When to look: August to September

Image by David Martin

Cuckoo Male Wheatfen roger fay

Common cuckoo

Cuculus canorus

The call of of this attractive dove-sized bird might be well-known and a relatively common sound whilst at the reserve but cuckoo populations have declined drastically in recent years and they are now a red-list conservation species. Fortunately sightings on the reserve are still common. In 2018 there were four calling males and if you listen closely you’ll be able to hear the bubbling of females once they have laid their eggs in someone else’s nest!

Where to spot: Listen out for their calls throughout the reserve and look to the trees for a chance to see one perched
When to look: April to August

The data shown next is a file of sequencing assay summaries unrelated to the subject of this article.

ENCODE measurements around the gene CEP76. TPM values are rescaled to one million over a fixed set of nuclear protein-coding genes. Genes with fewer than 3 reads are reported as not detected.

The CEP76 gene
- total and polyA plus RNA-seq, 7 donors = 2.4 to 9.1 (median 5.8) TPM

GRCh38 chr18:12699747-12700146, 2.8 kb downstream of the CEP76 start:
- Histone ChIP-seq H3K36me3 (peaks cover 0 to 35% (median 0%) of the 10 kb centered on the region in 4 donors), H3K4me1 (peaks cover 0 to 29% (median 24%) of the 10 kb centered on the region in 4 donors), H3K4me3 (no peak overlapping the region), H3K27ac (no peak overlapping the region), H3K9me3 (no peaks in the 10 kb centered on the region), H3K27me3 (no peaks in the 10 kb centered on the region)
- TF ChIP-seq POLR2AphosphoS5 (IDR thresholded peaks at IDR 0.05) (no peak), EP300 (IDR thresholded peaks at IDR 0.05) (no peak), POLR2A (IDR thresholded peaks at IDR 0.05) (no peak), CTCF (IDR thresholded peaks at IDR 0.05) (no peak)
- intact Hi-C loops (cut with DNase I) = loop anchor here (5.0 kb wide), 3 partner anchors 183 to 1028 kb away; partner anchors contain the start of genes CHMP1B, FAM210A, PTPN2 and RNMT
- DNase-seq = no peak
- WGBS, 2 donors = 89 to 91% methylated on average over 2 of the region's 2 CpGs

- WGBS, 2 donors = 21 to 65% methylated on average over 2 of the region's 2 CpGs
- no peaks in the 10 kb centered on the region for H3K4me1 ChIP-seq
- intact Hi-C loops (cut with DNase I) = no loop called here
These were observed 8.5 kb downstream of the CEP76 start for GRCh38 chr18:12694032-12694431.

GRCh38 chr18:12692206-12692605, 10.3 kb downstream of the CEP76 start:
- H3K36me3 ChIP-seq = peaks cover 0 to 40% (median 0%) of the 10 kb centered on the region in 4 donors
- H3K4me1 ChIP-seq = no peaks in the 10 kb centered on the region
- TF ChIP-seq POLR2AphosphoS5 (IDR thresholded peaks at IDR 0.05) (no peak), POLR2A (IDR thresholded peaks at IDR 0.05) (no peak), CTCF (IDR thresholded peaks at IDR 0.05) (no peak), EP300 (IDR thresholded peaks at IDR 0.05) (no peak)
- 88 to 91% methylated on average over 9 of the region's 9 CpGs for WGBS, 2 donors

Image by Roger Fay

Silver-washed fritillary

Silver-washed fritillary butterfly

Argynnis paphia

The silver-washed fritillary butterfly is another species that at one stage was facing collapse but has now seen a resurgence. Following decades of absence from the reserve, sightings of this elegant, orange-coloured butterfly began in 2017 and now Wheatfen has an annual colony of them once again.

Where to spot: Along the Sluice Path, look out for their caterpillars feeding on Common Dog-violets
When to look: July, August and early September

Image by Ann Kerridge

galeruca laticollis&ie

Galeruca laticollis
beetle

Galeruca laticollis

This rare and endangered leaf beetle species is believed to only be found at one site across the entire of the UK - Wheatfen. It was first discovered on the reserve in 1997, and has since thrived thanks to an abundance of favoured food plant creeping thistle on site.